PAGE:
Lesson Plan

From Colonies to the Courts

Rights gained from the American revolution and tested throughout American History
Joseph D.
Classroom teacher
Lackawanna High School (Lackawanna, NY)
Show More

Students will be able to understand the reasons behind the American Revolution.

Students will be able to understand the rights gained as citizens after the American Revolution.

Students will be able to understand what rights we have as citizens and how they are tested in the Supreme Court.

Students will be able to understand how the Supreme Court uses the Constitution to make decisions.

Social Studies
Grades 6 – 12
All Notes
Teacher Notes
Student Notes

1 Hook/first activity

Activity: Drawing — Reading/infering/drawing on prior knowledge

This hook is all about getting students minds working and reviewing a previous learned topic. This excercise should be done after learning about the Colonial time and after a unit on the Constitution and the Bill of Rights. By using the three APPS which will be discussed throughout this flow, the gameplay will serve as a nice review/reteach of all of the key concepts students should have learned.

Activity: Have students review the timeline and look for events where King George III may have abused his power in terms of violating a right that a Colonist might have thought they had. Then either in a paragraph format or drawing (political cartoon perhaps), describe the infraction being displayed. Historical accuracy is important so there may be some time needed for a bit of research or discussion with peers/teacher before the project is complete. Realize that these rights will be tested in American History and we may see first hand examples throughout the flow.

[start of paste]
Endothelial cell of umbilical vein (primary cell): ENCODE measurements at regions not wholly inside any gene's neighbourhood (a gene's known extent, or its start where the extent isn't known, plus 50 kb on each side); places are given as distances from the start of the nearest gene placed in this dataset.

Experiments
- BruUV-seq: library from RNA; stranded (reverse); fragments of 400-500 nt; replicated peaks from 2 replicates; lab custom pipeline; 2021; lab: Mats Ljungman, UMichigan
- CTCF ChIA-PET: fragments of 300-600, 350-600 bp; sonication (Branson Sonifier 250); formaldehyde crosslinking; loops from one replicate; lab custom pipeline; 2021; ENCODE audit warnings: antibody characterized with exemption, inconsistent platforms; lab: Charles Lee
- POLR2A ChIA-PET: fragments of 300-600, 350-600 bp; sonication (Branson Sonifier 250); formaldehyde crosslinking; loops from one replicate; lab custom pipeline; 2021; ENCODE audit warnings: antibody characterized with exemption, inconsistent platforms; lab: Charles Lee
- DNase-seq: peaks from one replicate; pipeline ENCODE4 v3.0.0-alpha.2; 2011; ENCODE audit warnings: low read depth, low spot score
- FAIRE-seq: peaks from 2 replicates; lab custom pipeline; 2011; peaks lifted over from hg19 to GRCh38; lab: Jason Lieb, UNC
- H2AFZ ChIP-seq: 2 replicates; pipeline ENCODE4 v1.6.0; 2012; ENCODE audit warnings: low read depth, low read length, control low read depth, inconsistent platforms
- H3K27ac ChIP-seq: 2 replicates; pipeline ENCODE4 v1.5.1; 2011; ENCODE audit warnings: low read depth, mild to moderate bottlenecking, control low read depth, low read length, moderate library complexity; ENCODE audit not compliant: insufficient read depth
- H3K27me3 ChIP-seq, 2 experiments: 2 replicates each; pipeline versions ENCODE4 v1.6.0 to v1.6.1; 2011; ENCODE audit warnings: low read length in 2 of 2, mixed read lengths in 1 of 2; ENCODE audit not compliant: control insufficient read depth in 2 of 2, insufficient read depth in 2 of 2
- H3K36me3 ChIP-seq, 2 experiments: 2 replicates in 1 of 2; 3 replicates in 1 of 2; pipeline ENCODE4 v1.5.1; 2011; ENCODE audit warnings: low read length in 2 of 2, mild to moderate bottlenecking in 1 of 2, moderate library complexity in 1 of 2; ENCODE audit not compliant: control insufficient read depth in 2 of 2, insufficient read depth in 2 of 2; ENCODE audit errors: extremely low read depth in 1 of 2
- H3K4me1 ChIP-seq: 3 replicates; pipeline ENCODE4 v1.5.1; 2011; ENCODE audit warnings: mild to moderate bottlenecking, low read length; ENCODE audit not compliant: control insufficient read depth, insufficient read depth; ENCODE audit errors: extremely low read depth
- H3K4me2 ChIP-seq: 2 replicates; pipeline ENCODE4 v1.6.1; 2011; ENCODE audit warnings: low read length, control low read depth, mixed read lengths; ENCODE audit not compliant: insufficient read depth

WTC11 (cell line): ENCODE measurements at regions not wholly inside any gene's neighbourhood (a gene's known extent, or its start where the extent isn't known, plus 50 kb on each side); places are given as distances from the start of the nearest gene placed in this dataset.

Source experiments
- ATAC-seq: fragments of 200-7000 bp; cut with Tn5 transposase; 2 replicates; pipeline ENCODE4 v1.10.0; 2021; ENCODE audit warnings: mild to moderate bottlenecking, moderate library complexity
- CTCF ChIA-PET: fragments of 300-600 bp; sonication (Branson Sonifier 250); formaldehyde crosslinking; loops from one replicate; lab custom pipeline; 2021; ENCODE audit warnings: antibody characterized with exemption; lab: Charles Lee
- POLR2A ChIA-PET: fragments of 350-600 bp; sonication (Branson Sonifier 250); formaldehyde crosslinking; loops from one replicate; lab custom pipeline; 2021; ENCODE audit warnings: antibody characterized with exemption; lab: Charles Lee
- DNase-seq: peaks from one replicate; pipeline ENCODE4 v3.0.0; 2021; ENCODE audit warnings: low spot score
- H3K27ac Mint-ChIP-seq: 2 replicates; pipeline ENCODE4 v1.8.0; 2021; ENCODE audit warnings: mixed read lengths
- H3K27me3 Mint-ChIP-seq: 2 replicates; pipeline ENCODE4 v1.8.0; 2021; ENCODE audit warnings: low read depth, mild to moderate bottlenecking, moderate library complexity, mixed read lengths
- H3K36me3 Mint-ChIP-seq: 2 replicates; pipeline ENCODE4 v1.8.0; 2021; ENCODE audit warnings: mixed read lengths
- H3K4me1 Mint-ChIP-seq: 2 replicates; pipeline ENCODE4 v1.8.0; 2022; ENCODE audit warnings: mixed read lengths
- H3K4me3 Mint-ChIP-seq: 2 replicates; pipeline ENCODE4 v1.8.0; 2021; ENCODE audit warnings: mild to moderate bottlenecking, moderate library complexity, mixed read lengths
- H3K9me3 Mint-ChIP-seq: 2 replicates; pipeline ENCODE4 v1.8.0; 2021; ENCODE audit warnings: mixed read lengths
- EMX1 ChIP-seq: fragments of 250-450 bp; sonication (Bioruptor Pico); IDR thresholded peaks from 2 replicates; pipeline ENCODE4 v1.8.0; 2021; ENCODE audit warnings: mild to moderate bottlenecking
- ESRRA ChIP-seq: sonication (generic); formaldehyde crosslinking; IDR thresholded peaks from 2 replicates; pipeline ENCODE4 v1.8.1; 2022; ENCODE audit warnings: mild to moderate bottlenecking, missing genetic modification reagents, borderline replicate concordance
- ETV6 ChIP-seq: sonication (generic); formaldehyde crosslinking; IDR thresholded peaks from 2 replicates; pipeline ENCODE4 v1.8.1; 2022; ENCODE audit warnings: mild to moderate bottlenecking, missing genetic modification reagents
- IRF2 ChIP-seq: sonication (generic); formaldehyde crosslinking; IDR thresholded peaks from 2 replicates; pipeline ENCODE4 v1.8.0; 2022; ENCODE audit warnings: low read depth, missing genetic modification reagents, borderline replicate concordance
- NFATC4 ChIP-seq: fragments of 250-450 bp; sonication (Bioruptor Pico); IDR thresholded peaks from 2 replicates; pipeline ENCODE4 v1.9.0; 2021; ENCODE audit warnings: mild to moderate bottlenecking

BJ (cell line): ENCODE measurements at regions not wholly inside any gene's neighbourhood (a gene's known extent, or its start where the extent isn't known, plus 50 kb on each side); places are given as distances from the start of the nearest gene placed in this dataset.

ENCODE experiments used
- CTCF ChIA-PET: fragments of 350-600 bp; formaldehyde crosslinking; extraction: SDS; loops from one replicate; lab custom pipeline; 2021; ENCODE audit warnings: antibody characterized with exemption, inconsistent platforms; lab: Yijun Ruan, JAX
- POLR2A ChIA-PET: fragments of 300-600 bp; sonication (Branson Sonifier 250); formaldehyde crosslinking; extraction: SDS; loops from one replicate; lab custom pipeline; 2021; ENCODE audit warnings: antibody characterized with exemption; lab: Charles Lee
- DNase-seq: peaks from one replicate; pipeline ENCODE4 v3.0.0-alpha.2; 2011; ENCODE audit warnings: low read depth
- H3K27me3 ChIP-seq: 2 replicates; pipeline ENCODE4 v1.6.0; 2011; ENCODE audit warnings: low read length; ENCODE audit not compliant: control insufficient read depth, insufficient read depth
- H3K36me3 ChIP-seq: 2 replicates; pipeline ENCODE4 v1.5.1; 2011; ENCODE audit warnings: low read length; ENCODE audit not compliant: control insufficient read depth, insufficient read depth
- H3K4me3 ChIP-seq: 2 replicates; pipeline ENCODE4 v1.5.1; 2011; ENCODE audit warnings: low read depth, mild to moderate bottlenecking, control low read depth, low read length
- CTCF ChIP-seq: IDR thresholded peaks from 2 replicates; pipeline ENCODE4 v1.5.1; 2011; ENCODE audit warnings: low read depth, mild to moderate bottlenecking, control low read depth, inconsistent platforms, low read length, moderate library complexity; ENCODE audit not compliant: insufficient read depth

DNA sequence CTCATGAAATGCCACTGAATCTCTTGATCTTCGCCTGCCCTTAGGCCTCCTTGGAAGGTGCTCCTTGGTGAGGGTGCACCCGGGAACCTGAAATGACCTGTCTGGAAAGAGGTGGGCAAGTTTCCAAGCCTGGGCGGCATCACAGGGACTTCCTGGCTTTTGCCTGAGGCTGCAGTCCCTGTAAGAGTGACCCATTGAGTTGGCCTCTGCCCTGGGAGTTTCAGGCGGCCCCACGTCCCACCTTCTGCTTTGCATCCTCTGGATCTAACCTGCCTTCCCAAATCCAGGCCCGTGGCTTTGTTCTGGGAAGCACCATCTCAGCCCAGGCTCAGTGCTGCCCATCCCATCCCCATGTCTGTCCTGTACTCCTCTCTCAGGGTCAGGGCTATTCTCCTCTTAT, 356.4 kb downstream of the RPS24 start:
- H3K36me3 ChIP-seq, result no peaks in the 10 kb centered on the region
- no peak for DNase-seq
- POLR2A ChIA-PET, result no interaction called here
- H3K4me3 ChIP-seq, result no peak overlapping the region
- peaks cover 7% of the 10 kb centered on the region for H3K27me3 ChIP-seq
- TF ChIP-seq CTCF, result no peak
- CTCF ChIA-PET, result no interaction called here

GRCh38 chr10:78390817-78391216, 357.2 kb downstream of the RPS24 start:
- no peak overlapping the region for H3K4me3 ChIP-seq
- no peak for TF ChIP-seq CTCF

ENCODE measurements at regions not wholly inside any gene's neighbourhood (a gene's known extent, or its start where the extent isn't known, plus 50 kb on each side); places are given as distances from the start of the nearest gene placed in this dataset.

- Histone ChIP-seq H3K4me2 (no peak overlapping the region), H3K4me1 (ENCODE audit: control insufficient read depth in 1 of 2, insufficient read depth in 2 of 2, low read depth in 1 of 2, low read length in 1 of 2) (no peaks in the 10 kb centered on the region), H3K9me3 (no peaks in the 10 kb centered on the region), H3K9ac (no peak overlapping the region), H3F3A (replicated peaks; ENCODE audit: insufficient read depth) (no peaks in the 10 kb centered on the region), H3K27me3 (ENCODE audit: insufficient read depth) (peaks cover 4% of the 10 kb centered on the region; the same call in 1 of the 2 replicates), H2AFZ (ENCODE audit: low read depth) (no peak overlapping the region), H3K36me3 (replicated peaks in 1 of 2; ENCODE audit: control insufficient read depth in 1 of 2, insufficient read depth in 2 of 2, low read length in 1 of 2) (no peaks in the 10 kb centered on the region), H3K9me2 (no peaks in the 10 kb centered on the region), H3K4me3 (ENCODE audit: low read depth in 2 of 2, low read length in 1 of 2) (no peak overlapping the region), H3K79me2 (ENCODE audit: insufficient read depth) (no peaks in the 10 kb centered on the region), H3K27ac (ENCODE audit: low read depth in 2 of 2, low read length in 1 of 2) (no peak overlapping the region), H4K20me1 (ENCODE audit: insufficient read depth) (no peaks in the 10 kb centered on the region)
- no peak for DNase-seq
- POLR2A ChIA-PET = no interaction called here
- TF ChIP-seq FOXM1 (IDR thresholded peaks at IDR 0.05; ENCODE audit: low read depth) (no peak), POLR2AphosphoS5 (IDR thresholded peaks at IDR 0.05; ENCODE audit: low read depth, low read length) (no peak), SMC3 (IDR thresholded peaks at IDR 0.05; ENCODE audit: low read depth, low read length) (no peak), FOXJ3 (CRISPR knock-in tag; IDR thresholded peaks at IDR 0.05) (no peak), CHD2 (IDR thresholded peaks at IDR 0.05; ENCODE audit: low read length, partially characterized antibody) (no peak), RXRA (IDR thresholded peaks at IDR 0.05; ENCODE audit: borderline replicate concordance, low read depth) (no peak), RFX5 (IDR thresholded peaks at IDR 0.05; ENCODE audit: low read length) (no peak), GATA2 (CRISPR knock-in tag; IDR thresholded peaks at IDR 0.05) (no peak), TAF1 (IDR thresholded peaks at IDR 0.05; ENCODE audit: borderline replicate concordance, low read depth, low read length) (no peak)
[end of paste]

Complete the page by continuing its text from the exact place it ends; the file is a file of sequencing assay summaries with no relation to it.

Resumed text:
2 Direct instruction

I would use this APP as an inclass activity to show the students how it can be used as a learning tool. The gameplay is easy. The central figure makes his way through a colonial village and visits pro-British and pro-Colonial people and the students get a feel for life prior to the American Revolution.

I would have the students view the gameplay as a class and then vote on which direction the central figure in the game will go. This is also a nice time to show students the educational opportunities available. There are students who might attempt to fly through a game without reading the historical parts. By modeling the correct gameplay the students will hopefully get more out of it when completing games/APPS out of the classroom.

3 guided practice

icivics is a great APP for students to understand the rights gained by U.S. citizens based on the Colonial time period up to the creation of the Bill of Rights. I would use this APP as a Guided practice in a computer lab setting where as the teacher I could walk around and monitor students progress to ensure proper use of the APP and help students who get stuck or are unaware of what they should be getting. The APP is very easy and gives the students a complete view of all citizens rights. The one problem with the APP is that depending on a students progress they will get different experiences througout the gameplay. Therefore to culminate the experience I would have a think/pair/share or even have each student report to the class the rights they learned and their experince in the game.

4 Independent Practice

To culminate the experince of APPS in this flow I would have the students play the Supreme Decision. It takes the students through a fake Supreme Court case in which they have to explore evidence from both sides and make a decision as to what they think is right. The really neat thing about this game is there is no right or wrong answer. The Supreme Court rarely has a unanimous decision there is both the majority opinion and the minority opinion. The students must back up there decision. All of these cases deal with individual rights and the neatest thing about this APP is at the end in the game they tie the fake case into an actual Supreme Court case.

What I would have the students do is write a one-pager about the fake case and how it was tied to the real case with the possibility of student presentation.